Email: The necessary evil
Email has established an unassailable position as the principal channel for all business communication. It also doubles up as the OS and the system of record — we manage tasks and arrange meetings via email, and we archive or at the very least keep all our messages, “just in case”. An yet, email is far from perfect: not only is it the primary business communications tool, it is also the primary vector of attack and means of data leakage.
Many studies point to human error as the main cause of email security breaches. The vast majority of users responsible for a data leak are not malicious cyber pirates — much more likely, they accidentally sent a sensitive email to the wrong person because they were not paying attention to the addressee field, or they fell victim to a phishing attack, or they could not email a large attachment to someone and so resorted to a third-party file-sharing site. The real problem is that email — the main tool that people use to do their job — was built with neither the modern workplace nor security in mind. Email places an unreasonable burden of responsibility on the end user not to make mistakes, and its technical limitations push people towards unsecure behaviour.
But email is not going away. With 5 billion email addresses worldwide, all in the hands of humans, what is needed is something that allows users to communicate securely and yet in a way that is as intuitive, easy and familiar as email. “Secure technology” and encryption are only part of the answer: it is also vitally important to factor humans into the design from the outset, in order to minimise their chances of making a mistake or taking a security risk — a crime that people commit simply in order to get their job done.
Email 2.0: ZIVVER
In ZIVVER, we believe we have found a company that will be the leader in the evolution of business email, and so we are proud to be partnering with DN Capital and existing investor HenQ to lead the $12m Series A. So what is ZIVVER? Far more than a simple check of the addressee field, ZIVVER is a full-stack communications platform that allows one to email, chat and share large files, all in a secure fashion and with very little disruption to the end user.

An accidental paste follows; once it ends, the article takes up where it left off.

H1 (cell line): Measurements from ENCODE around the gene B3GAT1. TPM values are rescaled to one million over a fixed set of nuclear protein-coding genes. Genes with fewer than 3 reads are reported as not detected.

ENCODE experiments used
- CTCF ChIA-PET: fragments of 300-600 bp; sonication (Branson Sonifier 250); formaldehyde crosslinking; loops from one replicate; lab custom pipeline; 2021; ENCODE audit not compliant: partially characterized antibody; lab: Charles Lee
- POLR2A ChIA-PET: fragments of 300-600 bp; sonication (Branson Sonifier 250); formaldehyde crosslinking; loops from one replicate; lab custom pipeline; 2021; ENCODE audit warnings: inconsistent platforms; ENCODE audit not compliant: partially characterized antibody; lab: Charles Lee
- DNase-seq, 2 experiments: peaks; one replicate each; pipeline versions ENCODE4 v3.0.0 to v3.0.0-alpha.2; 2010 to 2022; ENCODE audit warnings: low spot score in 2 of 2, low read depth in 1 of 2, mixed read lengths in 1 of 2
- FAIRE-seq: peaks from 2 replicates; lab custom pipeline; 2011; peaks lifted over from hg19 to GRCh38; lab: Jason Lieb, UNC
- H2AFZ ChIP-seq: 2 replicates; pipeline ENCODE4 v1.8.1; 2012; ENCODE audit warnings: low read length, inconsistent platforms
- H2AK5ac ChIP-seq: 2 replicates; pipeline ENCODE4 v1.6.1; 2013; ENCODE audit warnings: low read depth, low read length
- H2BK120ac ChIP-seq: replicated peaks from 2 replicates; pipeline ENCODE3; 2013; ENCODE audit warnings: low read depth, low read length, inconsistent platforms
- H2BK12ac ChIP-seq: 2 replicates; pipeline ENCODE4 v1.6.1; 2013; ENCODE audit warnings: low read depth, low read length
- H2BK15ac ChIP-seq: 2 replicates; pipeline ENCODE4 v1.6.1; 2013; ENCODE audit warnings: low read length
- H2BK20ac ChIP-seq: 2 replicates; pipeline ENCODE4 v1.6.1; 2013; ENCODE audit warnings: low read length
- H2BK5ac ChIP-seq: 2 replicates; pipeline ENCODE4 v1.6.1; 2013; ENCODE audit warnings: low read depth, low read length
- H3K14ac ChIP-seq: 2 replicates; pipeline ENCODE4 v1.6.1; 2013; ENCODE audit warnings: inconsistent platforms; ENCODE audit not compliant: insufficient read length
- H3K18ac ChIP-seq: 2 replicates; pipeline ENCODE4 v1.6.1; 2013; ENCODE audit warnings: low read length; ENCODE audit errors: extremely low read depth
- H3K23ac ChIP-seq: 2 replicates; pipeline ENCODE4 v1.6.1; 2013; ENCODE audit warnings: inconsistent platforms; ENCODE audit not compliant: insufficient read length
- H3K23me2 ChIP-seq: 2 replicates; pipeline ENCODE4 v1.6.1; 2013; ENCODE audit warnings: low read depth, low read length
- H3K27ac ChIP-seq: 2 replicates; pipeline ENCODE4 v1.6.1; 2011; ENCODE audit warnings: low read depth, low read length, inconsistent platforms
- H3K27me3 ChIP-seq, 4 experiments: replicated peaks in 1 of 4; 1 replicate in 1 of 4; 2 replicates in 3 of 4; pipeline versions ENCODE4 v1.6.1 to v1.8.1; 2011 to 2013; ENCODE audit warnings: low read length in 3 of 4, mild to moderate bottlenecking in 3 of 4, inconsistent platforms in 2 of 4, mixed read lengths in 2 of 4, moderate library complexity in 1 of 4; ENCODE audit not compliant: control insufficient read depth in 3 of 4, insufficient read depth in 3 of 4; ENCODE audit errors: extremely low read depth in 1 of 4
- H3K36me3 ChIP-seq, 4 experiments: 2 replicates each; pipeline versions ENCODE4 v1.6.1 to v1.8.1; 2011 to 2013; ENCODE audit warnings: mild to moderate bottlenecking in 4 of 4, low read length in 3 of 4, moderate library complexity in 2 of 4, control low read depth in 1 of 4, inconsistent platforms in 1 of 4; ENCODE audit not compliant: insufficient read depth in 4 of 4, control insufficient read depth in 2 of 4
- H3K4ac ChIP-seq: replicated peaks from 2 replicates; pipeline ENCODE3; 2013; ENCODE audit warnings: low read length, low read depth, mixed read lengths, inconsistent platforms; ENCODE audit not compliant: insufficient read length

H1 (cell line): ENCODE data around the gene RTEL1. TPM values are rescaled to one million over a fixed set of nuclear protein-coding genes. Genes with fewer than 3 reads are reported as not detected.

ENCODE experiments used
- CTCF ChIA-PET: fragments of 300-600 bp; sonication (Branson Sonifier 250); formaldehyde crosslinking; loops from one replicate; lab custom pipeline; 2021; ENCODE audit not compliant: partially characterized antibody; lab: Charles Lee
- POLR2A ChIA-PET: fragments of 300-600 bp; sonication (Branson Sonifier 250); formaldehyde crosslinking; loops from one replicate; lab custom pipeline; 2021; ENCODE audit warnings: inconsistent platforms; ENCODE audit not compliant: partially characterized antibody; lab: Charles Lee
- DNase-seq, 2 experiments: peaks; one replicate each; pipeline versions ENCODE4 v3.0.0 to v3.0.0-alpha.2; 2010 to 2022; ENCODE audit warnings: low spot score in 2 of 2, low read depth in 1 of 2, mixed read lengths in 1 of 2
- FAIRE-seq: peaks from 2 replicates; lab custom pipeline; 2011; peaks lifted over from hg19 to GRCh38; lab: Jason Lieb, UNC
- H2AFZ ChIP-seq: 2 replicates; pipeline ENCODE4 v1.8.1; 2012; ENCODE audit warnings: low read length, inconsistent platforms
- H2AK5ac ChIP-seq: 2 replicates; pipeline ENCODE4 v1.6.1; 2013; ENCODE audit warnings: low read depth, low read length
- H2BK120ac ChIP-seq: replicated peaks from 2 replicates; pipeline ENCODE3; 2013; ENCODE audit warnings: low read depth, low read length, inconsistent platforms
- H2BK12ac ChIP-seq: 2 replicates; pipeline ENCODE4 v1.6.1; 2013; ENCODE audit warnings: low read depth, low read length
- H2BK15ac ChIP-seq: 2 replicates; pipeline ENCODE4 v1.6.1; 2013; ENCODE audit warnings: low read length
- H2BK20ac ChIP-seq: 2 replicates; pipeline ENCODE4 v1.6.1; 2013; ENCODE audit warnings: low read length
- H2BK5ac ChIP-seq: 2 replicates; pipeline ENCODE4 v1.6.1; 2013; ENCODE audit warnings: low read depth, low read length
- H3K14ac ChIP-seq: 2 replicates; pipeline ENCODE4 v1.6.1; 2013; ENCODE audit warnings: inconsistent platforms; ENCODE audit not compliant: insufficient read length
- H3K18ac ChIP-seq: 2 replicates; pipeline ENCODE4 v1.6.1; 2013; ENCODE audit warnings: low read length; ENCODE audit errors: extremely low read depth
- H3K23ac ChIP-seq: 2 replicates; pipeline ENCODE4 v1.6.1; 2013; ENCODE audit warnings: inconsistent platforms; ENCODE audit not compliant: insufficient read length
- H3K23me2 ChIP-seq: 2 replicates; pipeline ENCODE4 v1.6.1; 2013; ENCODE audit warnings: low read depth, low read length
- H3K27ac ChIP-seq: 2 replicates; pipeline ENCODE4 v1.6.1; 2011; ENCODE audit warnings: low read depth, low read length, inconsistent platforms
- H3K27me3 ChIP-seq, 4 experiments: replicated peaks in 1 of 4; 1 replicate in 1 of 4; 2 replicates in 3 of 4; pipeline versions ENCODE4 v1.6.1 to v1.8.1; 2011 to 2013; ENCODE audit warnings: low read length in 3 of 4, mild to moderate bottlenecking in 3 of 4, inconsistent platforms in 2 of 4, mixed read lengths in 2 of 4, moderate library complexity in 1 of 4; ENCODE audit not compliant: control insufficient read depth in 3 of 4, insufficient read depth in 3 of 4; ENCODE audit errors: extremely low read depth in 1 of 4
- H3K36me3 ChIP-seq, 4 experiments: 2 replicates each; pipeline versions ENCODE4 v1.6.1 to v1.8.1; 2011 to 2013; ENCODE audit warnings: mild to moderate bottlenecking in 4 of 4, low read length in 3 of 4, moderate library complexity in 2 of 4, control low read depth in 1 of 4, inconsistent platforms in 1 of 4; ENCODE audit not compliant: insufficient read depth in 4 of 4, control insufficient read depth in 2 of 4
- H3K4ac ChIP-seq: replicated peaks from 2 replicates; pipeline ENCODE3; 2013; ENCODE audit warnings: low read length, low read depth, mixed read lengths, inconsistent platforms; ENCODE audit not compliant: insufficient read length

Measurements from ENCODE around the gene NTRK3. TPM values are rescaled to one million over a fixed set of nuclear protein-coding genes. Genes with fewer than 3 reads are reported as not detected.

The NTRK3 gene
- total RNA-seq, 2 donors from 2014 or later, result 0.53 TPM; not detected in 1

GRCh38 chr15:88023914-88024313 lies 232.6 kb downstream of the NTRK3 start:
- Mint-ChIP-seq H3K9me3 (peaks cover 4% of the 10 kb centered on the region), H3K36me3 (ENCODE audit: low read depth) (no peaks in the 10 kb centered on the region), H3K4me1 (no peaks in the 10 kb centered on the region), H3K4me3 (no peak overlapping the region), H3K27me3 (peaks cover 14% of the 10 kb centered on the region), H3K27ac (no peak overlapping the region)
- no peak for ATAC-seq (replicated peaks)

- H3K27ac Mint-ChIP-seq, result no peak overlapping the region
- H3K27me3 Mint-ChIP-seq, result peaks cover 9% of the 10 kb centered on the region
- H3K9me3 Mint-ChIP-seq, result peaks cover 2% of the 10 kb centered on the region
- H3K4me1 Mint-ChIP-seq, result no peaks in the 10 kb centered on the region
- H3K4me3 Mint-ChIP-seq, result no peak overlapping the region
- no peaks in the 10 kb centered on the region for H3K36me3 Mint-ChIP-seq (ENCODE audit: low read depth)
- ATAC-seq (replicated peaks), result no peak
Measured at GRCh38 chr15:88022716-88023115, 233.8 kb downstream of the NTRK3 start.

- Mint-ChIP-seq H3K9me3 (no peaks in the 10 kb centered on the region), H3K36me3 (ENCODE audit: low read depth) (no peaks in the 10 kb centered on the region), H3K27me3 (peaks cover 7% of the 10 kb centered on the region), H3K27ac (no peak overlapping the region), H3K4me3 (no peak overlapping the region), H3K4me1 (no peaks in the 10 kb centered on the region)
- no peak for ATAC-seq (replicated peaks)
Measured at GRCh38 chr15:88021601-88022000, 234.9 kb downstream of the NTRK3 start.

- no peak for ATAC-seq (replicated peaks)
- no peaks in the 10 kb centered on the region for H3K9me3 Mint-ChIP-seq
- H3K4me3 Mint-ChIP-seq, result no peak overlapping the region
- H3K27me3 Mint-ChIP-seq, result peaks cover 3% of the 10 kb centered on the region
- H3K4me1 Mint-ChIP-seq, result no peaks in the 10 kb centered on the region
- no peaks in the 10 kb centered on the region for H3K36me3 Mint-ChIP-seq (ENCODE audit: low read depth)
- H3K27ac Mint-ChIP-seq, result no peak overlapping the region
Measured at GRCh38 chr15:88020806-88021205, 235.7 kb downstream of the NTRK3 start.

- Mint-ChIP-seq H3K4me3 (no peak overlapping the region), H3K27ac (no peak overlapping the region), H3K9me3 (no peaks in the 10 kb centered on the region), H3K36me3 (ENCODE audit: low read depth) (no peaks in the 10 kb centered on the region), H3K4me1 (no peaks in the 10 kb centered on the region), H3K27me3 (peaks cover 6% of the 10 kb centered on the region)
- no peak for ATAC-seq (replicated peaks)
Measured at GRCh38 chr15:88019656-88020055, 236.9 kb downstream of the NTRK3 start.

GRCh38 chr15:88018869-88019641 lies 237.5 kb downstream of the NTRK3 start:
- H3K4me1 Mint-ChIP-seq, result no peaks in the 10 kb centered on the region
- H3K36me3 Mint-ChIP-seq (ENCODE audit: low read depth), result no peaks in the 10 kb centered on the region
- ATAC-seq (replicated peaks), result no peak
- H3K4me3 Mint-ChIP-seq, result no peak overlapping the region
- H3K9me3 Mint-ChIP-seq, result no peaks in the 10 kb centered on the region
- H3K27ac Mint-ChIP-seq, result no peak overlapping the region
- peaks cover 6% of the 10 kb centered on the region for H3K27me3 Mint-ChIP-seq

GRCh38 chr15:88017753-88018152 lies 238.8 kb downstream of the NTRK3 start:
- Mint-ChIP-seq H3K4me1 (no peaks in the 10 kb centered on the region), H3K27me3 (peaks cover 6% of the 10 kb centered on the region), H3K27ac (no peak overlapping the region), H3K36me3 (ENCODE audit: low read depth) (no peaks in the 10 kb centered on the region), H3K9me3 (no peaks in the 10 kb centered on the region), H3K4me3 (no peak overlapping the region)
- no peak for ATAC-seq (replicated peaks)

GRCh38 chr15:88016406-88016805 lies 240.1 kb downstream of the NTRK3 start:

While you are composing an email, ZIVVER’s machine-aided software scans the address fields, body and attachments, flagging any unusual behaviour patterns: social security numbers being sent to a new Gmail address or a “Confidential Memo” en route to your mother. The checks occur in real time, providing not only safety but also educating the end user about good practice — should you really be sending that document by email? These ongoing nudges are a highly effective way of building security awareness — and certainly much better than a dreary annual training session where everyone falls asleep anyway.
What also makes ZIVVER different is that, rather than just telling you that you are about to do something stupid or naughty, it actually offers you a solution. Simply by moving a slider in your Outlook window, you can switch over to secure email. Behind the scenes, you are in fact changing the messaging protocol from email to ZIVVER’s secure system, which is connected to your email client frontend via an API. In transit, your email is protected with ISO-certified asymmetric encryption. Still made a mistake? Not a problem! After you hit “send”, ZIVVER will let you know whether your message has been read and will help you retrieve it.